By Mike Collett. LONDON (Reuters) – A brilliant Franco-Dutch move involving Franck Ribery and Arjen Robben in the final minutes settled a memorable all-German Champions League final as Bayern Munich beat Borussia Dortmund 2-1 at Wembley on Saturday.
Frenchman Ribery’s back heel allowed Dutchman Robben to break through a gap in the Dortmund defense and dance round goalkeeper Roman Weidenfeller to score the 89th-minute winner.
The goal sent Bayern’s fans into raptures as their team became European champions for the fifth time to match Liverpool’s haul of titles.
Only Real Madrid with nine triumphs and AC Milan with seven have been crowned champions more often.
Bayern soaked up almost non-stop Dortmund pressure before going ahead in the 60th minute when Ribery and Robben again combined in the build-up to set up Croatian Mario Mandzukic to hook in with his left foot from close range from a Robben cross.
Dortmund, who fashioned seven scoring chances in the first half, pulled level when Bayern defender Dante clumsily kicked Marco Reus in the stomach eight minutes later with Ilkay Guendogan sending Manuel Neuer the wrong way with his penalty.
But just as the match appeared destined for extra time, Robben, who missed a penalty in last season’s final, pounced to collect Ribery’s clever backheel and score the winner.
“So many people told me I’d score a goal tonight. the first few chances I missed. I got another chance at the end and took advantage of it,” said Robben.
“It means a lot to me. It’s still hard to fathom. I’ll be able to put it in words later. There are so many emotions right now, it’s incredible.”
The victory eased the pain of Bayern’s defeat by Inter Milan in 2010 final and the heartbreaking defeat to Chelsea on penalties in their own stadium a year ago as they lifted the European Cup for the first time since 2001.
Bayern’s success puts them in touching distance of an unprecedented treble for a German club as they have already been crowned Bundesliga champions and play VfB Stuttgart in the domestic cup final in Berlin next week.
It also means Bayern’s 68-year-old coach Heynckes, who is leaving at the end of the season, becomes only the fourth manager to win the European Cup with two different clubs following his earlier success with Real Madrid in 1998.
He joins an elite group of Ernst Happel, Ottmar Hitzfeld, and Jose Mourinho and either his tactics or fortune stood him in good stead at Wembley where Bayern finished the stronger side after Dortmund threatened to overrun their opponents in a blistering first-half exhibition of attacking football.
For their part, Bayern, coming back off the ropes, attacked almost as much, and between them the two sides produced 12 scoring efforts in the opening 45 minutes with Bayern creating five good chances – three of them falling to Robben.
However, both goalkeepers were in superb form with Weidenfeller saving everything Bayern conjured up while Neuer was just as eye-catching at the other end in the first all-German European Cup final.
Dortmund, looking to add a second European crown after their 1997 victory, played Bayern at their own game with a high-intensity, a penetrative attacking plan devised by their impressive young coach Juergen Klopp.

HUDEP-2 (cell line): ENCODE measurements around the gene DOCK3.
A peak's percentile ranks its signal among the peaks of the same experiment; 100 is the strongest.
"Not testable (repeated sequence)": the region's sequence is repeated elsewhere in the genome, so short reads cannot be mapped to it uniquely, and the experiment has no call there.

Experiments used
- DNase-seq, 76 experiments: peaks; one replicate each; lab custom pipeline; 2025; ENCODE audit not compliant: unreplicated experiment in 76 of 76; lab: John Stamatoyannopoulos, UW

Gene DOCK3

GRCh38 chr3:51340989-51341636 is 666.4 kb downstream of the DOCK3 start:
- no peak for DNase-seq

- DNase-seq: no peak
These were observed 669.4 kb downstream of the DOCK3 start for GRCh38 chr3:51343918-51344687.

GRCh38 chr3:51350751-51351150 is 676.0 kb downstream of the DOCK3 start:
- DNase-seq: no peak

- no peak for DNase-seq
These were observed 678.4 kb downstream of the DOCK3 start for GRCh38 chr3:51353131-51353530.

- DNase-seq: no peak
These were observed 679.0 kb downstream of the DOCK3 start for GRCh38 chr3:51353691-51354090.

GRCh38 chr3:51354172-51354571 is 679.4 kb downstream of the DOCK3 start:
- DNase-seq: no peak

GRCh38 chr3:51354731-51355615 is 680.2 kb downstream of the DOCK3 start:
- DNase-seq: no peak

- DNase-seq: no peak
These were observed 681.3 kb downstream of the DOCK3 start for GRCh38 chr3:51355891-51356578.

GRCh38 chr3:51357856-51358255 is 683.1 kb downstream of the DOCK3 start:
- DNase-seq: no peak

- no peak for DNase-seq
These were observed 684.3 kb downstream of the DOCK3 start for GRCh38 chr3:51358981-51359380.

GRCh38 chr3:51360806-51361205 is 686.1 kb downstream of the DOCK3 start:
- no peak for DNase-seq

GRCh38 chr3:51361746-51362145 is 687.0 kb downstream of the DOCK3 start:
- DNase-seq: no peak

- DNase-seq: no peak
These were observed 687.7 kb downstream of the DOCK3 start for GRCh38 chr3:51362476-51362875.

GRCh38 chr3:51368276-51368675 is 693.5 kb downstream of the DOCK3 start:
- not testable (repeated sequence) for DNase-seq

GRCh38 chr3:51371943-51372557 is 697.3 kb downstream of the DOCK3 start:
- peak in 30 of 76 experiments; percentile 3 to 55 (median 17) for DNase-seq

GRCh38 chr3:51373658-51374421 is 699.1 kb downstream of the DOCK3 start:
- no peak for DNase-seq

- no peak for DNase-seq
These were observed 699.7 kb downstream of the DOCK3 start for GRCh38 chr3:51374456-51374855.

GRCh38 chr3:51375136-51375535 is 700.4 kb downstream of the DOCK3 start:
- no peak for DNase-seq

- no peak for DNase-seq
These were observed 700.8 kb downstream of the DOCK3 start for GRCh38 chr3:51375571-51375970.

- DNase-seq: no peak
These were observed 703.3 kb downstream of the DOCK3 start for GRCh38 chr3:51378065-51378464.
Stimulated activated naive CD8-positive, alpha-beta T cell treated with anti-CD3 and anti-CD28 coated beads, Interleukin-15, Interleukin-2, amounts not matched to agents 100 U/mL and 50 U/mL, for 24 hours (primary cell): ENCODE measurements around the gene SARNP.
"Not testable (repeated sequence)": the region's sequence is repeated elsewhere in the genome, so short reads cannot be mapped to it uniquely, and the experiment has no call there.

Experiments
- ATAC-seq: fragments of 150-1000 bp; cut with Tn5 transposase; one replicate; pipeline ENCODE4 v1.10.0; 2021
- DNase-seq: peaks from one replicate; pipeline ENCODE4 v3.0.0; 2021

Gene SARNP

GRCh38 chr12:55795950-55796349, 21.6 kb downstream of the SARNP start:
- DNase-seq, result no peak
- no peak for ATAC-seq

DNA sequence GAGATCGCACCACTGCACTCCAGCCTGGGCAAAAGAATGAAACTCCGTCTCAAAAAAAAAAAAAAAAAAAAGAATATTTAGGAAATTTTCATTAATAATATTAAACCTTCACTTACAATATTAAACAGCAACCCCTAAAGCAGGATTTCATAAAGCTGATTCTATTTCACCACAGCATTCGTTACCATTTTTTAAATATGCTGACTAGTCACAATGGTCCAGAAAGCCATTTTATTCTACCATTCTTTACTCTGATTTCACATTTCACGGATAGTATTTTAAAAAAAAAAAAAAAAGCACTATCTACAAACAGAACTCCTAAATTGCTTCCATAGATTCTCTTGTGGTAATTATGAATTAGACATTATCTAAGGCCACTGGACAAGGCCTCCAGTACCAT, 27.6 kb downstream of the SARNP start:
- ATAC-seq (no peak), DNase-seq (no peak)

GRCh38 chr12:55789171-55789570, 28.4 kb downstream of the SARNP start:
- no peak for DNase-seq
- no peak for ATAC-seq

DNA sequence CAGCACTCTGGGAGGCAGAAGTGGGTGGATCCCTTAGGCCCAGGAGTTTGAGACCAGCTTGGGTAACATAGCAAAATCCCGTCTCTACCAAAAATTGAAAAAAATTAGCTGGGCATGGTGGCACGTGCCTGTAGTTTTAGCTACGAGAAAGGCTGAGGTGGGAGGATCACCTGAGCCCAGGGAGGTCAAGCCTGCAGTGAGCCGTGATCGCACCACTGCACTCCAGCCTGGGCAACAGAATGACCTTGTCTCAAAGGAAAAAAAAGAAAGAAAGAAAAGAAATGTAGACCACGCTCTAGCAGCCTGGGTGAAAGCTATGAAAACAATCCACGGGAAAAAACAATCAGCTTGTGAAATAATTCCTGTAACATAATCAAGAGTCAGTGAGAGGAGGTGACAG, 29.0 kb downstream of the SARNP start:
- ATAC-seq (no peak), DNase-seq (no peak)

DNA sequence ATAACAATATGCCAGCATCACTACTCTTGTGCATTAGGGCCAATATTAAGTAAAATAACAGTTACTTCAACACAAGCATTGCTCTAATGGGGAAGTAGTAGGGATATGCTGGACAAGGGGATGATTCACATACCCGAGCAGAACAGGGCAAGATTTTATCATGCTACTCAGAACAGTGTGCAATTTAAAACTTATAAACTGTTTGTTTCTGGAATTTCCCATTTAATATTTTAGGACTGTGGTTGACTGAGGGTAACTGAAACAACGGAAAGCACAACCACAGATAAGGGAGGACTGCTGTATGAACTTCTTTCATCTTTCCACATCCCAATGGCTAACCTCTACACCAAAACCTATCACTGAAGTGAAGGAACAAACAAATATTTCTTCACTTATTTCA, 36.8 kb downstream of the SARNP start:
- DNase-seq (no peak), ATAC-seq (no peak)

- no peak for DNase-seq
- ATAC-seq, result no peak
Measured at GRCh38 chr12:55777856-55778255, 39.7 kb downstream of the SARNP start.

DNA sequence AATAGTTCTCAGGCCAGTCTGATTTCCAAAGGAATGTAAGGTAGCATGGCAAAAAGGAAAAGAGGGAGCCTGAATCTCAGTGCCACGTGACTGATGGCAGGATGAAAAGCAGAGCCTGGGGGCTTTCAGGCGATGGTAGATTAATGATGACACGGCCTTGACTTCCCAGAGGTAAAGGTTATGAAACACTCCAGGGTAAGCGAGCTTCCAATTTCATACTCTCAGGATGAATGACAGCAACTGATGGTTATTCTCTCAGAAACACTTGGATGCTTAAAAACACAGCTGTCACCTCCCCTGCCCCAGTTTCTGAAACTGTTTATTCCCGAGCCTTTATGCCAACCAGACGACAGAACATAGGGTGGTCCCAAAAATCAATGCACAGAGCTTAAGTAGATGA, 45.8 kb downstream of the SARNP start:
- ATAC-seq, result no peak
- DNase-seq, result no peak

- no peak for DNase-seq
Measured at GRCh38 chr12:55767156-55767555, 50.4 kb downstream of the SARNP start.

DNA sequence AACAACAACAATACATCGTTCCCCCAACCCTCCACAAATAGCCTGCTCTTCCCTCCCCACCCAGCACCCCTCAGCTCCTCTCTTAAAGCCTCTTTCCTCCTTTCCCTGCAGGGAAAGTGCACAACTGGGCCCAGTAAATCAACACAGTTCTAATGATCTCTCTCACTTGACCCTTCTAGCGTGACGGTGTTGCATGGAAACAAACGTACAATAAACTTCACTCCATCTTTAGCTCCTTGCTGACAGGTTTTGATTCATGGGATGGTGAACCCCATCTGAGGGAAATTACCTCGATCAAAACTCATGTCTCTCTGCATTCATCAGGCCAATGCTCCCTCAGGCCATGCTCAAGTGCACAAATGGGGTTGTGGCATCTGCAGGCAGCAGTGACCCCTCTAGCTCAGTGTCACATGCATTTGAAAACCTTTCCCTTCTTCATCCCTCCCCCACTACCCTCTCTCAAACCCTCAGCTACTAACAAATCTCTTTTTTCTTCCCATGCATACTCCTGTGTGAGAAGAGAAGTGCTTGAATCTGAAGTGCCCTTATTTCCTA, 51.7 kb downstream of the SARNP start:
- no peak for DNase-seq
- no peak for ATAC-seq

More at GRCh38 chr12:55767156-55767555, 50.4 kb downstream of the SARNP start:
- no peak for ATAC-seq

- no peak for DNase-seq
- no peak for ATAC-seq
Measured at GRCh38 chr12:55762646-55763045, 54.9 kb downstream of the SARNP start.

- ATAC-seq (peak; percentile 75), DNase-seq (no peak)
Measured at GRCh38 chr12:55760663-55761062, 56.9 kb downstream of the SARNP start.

Next season he will have to pit his wits against Pep Guardiola who will inherit a Champions League-winning side that just had a little too much depth and experience for the losers.
“It was a dramatic match. A close match,” said Klopp. “It was a long season and we were all exhausted. Congratulations to Bayern, and to Jupp. We wanted to win the thing today… but that’s the way it goes and we can’t change it.”
Dortmund began at a blistering pace which they maintained for almost 30 minutes with Reus and their Poland striker Robert Lewandowski pulverizing the Bayern defense.
Lewandowski had the first of their seven scoring chances in the opening period, powering in a 30-meter shot which Neuer turned over the bar for a corner.
Neuer also made a superb stop when he stuck out his left leg to prevent Jakub Blaszczykowski from scoring from close range after he was set up by Lewandowski.
Bayern was virtually over-run at the start but battled back to create five good scoring chances of their own – three falling to Robben who could well have netted a hat-trick by halftime.
A poor touch scuppered the first when he had only Weidenfeller to beat, and the goalkeeper stopped him again by taking a shot straight in the face when Robben had the goal gaping just before the break.
Weidenfeller also stopped a powerful goal-bound header from Mandzukic after 26 minutes, tipping his powerful effort onto the bar and over.
The only surprise was that neither side made the breakthrough after 45 breathtaking minutes of superb football.
The game continued to be end-to-end for most of the second half, but Bayern gradually took control as Dortmund faded with Lewandowski failing to have the kind of impact he made in the semi-final when he scored four times against Real Madrid.
Reus also faded as Bayern’s defense tightened up, while Ribery and Robben kept powering forward and in the end their pace and guile came together to win the day, leaving the players to celebrate with the big trophy and the departing Heynckes.
(Editing by Ed Osmond and Ken Ferris)
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